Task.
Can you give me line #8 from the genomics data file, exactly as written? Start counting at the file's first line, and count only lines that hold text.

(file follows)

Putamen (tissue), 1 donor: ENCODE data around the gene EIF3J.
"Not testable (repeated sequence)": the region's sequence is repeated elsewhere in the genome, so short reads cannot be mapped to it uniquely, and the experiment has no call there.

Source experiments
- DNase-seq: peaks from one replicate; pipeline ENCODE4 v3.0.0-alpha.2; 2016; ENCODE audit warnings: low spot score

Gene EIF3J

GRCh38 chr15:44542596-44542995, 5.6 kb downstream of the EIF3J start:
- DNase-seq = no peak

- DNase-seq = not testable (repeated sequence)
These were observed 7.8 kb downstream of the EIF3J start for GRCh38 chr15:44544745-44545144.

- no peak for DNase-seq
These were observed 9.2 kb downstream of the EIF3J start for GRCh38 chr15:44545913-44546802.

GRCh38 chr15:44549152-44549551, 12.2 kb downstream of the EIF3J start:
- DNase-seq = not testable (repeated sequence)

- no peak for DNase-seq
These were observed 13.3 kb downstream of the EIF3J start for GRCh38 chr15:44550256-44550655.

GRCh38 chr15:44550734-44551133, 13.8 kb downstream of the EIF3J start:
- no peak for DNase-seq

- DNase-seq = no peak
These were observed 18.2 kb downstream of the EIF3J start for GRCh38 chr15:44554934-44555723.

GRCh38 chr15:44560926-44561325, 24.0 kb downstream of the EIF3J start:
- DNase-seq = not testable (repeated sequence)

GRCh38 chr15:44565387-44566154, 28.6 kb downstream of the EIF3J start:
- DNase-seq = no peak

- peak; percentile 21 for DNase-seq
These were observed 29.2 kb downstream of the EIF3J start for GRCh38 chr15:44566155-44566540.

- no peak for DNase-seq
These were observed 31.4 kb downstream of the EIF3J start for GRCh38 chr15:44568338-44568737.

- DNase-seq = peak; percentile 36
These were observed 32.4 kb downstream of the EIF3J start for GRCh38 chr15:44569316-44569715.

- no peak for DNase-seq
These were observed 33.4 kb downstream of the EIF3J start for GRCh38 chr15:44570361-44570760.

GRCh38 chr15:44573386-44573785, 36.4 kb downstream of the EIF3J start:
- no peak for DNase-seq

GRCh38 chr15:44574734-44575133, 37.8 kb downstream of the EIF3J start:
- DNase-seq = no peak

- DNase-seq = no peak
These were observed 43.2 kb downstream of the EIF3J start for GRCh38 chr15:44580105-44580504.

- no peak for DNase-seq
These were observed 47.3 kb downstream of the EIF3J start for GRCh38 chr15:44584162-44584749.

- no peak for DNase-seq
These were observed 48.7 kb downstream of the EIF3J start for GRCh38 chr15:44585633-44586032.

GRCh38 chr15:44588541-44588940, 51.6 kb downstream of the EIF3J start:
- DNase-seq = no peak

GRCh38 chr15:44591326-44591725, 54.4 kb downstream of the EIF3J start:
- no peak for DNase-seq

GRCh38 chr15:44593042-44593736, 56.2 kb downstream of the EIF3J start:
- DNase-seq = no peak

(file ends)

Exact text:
- DNase-seq = not testable (repeated sequence)